There are some drinks that don't indicate the ingredients. Why is it that almost every food and drink product sold is, by law, obligated to list the ingredients, but not when it comes to alcohol? Why can all wine, beer, liquor and spirit companies get away with adding anything they desire, and perhaps even lying about it?
To keep vegans safe, there are lists out in the internet that can help us make the right decisions. Barnivore is one of them, and they give a brief explanation as to what might end up in our favourite drinks. LunchBoxBunch is another great reference.
Some of the more obvious of these non-vegan ingredients are honey and dairy. It is quite often easily detected by the taste, or at times the name of the drink will give us the clue we need (Bailey's Irish CREAM, or honey lager, for example). However, the actual ingredients are not the only part of the process where non-vegan items may be used, and this is where it gets difficult to know or guess.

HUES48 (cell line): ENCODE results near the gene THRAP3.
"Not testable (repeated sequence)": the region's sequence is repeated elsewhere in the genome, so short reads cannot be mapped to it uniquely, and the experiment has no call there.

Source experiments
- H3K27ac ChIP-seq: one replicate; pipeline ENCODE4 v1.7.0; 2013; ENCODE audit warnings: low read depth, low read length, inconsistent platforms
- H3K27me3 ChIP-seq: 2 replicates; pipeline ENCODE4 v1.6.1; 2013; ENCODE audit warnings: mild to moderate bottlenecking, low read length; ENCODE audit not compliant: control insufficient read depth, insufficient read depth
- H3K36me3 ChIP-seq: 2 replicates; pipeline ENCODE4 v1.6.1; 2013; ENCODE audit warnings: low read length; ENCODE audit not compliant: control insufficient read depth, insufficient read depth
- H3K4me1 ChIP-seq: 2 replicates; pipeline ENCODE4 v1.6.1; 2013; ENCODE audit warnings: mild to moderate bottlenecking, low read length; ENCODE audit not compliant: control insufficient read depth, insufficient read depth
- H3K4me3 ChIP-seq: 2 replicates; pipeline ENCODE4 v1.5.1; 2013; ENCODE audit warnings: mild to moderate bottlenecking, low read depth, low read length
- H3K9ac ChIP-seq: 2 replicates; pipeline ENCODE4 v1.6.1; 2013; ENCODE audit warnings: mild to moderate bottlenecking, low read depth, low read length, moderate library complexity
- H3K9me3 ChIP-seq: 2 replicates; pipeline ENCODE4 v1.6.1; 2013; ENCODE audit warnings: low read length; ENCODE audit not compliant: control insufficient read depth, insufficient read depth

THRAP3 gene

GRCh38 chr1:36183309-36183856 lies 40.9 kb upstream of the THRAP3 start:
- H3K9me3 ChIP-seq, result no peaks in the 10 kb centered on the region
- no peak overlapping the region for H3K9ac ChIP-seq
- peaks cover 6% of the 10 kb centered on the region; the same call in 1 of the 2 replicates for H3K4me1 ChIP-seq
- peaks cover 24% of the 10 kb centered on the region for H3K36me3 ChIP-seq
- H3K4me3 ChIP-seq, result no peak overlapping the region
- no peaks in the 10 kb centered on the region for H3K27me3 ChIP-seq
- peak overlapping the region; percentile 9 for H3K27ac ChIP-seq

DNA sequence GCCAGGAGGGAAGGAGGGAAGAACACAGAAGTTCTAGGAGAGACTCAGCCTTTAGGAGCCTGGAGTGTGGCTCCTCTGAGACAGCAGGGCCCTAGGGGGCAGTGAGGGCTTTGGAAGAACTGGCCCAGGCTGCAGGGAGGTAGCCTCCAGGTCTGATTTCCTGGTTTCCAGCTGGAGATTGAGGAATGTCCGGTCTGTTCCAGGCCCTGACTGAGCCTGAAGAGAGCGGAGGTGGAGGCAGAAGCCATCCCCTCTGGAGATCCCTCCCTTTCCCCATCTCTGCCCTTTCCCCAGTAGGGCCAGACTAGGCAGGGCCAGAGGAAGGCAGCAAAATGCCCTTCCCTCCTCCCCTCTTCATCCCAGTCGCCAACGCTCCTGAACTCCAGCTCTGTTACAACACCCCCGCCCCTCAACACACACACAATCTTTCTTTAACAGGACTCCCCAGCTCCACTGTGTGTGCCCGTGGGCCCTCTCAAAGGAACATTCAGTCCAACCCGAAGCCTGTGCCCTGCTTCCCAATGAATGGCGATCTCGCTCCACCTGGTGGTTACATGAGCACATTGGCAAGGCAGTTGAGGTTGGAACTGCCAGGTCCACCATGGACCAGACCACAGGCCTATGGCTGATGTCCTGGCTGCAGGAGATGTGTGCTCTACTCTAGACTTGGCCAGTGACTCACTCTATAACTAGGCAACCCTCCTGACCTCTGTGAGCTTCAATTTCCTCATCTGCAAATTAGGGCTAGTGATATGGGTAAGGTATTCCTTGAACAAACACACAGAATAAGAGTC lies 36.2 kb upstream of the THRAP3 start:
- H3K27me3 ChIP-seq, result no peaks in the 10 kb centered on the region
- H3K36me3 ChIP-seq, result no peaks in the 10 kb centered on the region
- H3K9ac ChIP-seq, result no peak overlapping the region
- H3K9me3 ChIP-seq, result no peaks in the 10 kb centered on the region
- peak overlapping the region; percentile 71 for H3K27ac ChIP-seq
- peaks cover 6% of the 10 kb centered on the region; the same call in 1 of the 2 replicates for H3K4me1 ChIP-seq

Guiness, for one, uses isinglass - made from fish swim bladders - in the filtering. The actual bladders don't end up in the ingredients, but it still affects the end product. Furthermore, there are many adequate vegan options available.
Barefoot wine is another non-vegan product. This company uses gelatin in the production process. Other companies will use several products, such as dairy or eggs, to stop fermentation. The only way to know is to verify a vegan alcohol list or to pick up a bottle labelled vegan.
Also, it is interesting to note that British beers are generally not vegan as they all pretty much use an animal by-product in the filtering process. A rule of thumb: German and Belgium beers ARE vegan because they insist on using only traditional methods to brew them. Corona is also vegan - they also prefer tradition.
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